Because of persistent smog in large parts of Thailand, more and more people need medical treatment. Almost 200,000 new patients were added this week alone, the Bangkok Post newspaper quoted State Secretary for Public Health Grandpa Karnkawinpong as saying. Since the beginning of the month, more than five million people have been diagnosed with diseases directly related to the massive air pollution. Many suffered from respiratory problems.
15 provinces, especially in the north of the country, are particularly affected. Dangerous fine dust levels prevailed in the tourist stronghold Chiang Mai and in the capital Bangkok.
Yellow-grey cloud of haze
A cloud of yellow-grey haze has been hanging over Bangkok, which has eleven million inhabitants and is a magnet for tourists from all over the world, under the actually cloudless sky for days. The iconic skyscrapers were also shrouded in a dense fog of smog. The cloud of haze in the capital consists of exhaust gases from vehicles and industry, but also from the smoke that arises when harvested fields are burned.
These slash-and-burn practices are not only found in Thailand, but also in neighboring countries such as Myanmar, Cambodia and Laos. At the end of the dry season, farmers burn their fields to clear undergrowth and weeds. Therefore, between January and March there are often high levels of particulate matter.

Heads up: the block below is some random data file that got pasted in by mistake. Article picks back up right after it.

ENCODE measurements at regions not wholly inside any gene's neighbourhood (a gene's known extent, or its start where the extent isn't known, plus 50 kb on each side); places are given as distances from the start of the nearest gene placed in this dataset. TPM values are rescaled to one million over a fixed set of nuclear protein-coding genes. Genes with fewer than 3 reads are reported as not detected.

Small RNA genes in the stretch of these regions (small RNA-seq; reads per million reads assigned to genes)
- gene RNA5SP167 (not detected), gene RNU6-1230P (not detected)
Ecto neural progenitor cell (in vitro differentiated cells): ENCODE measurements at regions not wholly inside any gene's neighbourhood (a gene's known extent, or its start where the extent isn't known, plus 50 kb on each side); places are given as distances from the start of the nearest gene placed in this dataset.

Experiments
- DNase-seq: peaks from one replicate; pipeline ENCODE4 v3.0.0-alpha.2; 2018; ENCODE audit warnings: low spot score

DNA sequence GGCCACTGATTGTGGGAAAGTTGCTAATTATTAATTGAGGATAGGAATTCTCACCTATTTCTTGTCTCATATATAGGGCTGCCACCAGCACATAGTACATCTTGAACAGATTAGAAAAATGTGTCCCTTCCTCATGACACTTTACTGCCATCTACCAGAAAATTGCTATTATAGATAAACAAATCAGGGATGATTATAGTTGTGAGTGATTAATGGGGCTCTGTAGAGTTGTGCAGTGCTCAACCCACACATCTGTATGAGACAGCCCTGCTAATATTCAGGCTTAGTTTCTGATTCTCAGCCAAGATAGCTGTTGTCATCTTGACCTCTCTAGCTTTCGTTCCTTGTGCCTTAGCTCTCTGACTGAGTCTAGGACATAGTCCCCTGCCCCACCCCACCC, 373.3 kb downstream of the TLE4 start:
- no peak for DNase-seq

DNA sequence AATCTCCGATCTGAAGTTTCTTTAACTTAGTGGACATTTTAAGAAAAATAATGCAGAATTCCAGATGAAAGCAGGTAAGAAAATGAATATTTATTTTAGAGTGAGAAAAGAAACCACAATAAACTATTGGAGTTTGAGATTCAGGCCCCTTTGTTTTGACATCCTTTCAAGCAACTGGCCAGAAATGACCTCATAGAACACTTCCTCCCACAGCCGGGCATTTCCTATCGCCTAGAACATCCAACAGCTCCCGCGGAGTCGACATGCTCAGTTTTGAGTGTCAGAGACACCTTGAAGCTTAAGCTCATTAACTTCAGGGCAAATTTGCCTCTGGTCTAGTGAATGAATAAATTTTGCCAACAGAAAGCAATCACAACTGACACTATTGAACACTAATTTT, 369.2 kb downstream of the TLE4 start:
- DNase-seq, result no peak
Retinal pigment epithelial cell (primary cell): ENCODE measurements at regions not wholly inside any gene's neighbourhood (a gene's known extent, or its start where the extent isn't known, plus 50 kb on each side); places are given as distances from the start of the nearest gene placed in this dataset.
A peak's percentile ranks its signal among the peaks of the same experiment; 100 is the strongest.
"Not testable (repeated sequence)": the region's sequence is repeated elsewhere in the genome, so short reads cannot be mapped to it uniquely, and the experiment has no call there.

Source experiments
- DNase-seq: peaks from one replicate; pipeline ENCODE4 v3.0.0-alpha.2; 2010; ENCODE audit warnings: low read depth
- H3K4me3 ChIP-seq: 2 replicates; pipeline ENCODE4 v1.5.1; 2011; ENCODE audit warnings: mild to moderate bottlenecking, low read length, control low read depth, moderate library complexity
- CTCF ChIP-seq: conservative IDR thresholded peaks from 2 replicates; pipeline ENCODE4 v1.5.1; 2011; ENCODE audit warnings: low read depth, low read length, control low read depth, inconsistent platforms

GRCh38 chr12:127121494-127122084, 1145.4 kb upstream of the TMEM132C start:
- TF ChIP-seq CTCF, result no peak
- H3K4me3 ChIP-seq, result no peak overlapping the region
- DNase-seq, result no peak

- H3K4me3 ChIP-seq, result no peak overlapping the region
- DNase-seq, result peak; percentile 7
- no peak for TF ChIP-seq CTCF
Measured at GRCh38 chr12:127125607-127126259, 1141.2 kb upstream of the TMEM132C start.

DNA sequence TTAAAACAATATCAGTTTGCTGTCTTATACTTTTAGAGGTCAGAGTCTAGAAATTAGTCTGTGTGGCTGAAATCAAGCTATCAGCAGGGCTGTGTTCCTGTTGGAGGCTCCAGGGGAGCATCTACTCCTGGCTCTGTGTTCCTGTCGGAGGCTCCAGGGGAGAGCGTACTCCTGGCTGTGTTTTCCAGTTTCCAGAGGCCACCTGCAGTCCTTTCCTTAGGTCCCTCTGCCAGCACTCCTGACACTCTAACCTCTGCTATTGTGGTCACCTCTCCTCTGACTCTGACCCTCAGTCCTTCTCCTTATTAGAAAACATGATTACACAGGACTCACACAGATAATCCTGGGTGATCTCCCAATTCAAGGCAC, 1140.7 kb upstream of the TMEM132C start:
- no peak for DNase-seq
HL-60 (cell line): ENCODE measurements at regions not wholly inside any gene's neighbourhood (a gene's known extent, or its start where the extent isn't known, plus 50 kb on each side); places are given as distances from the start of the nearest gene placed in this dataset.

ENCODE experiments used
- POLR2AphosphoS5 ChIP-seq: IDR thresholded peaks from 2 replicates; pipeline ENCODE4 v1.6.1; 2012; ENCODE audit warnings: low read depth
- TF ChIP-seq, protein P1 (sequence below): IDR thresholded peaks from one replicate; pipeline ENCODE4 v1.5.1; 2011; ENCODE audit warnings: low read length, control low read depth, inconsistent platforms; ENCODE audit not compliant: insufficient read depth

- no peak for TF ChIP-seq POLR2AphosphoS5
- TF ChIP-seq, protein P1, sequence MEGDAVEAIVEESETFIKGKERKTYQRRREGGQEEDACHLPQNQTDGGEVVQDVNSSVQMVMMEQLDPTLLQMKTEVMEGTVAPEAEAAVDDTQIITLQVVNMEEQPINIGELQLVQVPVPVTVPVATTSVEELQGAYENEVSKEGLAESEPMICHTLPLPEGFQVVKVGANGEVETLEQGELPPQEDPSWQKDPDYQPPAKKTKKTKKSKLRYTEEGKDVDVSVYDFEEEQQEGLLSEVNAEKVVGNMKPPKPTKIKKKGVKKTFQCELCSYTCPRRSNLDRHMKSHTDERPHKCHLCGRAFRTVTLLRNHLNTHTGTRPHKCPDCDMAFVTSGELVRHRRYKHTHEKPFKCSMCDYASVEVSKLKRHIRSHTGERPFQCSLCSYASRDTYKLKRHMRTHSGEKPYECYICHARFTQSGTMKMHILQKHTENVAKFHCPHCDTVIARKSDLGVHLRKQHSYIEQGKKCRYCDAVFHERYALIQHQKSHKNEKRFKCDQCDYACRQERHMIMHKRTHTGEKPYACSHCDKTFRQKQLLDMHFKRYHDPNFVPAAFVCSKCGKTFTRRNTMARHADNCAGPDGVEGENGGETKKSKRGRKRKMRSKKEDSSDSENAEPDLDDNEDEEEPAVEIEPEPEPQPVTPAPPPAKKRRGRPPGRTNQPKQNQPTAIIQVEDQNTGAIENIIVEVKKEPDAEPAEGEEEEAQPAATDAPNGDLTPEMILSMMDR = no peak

During similar levels of air pollution in late January and early February, Bangkok authorities urged residents to work from home. A spokesman for Bangkok Governor Chadchart Sittipunt said a similar order would be issued if the situation continued to deteriorate. Before his election in May last year, the governor promised to improve environmental conditions in Bangkok.
Checkpoints were set up in the city to pull vehicles with particularly high exhaust emissions off the road. Dust-free zones, i.e. rooms equipped with air purifiers, have been set up in state day-care centres.
The Bangkok Ministry of Health announced on Wednesday that harmful concentrations of the particularly dangerous fine dust category PM2.5 had been measured in 50 districts. These dust particles are so small that they enter the human bloodstream and deep into the lungs.